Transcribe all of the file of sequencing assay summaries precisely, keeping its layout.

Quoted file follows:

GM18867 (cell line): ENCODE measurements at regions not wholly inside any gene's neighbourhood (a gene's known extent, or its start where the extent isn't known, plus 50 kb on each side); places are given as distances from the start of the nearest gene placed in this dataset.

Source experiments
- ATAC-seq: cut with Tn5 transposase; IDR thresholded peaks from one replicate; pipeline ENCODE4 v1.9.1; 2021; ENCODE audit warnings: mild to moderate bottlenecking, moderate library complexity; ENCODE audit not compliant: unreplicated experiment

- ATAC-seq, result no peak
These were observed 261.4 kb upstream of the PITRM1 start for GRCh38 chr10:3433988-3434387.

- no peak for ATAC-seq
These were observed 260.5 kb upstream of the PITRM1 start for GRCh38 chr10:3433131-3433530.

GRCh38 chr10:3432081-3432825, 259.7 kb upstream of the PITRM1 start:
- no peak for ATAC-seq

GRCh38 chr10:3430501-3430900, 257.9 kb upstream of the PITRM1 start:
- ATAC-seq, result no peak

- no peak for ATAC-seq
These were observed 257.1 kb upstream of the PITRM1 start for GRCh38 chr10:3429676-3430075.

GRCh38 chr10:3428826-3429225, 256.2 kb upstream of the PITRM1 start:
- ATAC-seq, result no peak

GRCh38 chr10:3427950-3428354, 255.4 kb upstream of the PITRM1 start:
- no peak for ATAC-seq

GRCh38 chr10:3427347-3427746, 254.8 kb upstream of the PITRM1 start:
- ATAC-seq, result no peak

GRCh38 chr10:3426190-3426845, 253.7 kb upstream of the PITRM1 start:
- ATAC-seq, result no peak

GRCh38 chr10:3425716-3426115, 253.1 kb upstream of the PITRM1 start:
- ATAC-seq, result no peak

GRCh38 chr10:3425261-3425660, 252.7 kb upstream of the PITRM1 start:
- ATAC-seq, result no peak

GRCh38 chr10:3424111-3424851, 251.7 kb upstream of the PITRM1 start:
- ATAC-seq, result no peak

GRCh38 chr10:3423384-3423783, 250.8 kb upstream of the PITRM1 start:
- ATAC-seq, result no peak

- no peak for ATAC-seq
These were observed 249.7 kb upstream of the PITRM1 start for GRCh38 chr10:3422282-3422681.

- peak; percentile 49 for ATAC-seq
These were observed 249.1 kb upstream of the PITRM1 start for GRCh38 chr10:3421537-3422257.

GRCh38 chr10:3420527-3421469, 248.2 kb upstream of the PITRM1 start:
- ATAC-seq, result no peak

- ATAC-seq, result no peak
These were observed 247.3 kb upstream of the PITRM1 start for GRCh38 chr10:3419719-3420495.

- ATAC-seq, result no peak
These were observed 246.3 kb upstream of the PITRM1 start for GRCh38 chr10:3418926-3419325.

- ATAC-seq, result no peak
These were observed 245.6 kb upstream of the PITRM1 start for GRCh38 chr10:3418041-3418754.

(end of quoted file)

GM18867 (cell line): ENCODE measurements at regions not wholly inside any gene's neighbourhood (a gene's known extent, or its start where the extent isn't known, plus 50 kb on each side); places are given as distances from the start of the nearest gene placed in this dataset.

Source experiments
- ATAC-seq: cut with Tn5 transposase; IDR thresholded peaks from one replicate; pipeline ENCODE4 v1.9.1; 2021; ENCODE audit warnings: mild to moderate bottlenecking, moderate library complexity; ENCODE audit not compliant: unreplicated experiment

- ATAC-seq, result no peak
These were observed 261.4 kb upstream of the PITRM1 start for GRCh38 chr10:3433988-3434387.

- no peak for ATAC-seq
These were observed 260.5 kb upstream of the PITRM1 start for GRCh38 chr10:3433131-3433530.

GRCh38 chr10:3432081-3432825, 259.7 kb upstream of the PITRM1 start:
- no peak for ATAC-seq

GRCh38 chr10:3430501-3430900, 257.9 kb upstream of the PITRM1 start:
- ATAC-seq, result no peak

- no peak for ATAC-seq
These were observed 257.1 kb upstream of the PITRM1 start for GRCh38 chr10:3429676-3430075.

GRCh38 chr10:3428826-3429225, 256.2 kb upstream of the PITRM1 start:
- ATAC-seq, result no peak

GRCh38 chr10:3427950-3428354, 255.4 kb upstream of the PITRM1 start:
- no peak for ATAC-seq

GRCh38 chr10:3427347-3427746, 254.8 kb upstream of the PITRM1 start:
- ATAC-seq, result no peak

GRCh38 chr10:3426190-3426845, 253.7 kb upstream of the PITRM1 start:
- ATAC-seq, result no peak

GRCh38 chr10:3425716-3426115, 253.1 kb upstream of the PITRM1 start:
- ATAC-seq, result no peak

GRCh38 chr10:3425261-3425660, 252.7 kb upstream of the PITRM1 start:
- ATAC-seq, result no peak

GRCh38 chr10:3424111-3424851, 251.7 kb upstream of the PITRM1 start:
- ATAC-seq, result no peak

GRCh38 chr10:3423384-3423783, 250.8 kb upstream of the PITRM1 start:
- ATAC-seq, result no peak

- no peak for ATAC-seq
These were observed 249.7 kb upstream of the PITRM1 start for GRCh38 chr10:3422282-3422681.

- peak; percentile 49 for ATAC-seq
These were observed 249.1 kb upstream of the PITRM1 start for GRCh38 chr10:3421537-3422257.

GRCh38 chr10:3420527-3421469, 248.2 kb upstream of the PITRM1 start:
- ATAC-seq, result no peak

- ATAC-seq, result no peak
These were observed 247.3 kb upstream of the PITRM1 start for GRCh38 chr10:3419719-3420495.

- ATAC-seq, result no peak
These were observed 246.3 kb upstream of the PITRM1 start for GRCh38 chr10:3418926-3419325.

- ATAC-seq, result no peak
These were observed 245.6 kb upstream of the PITRM1 start for GRCh38 chr10:3418041-3418754.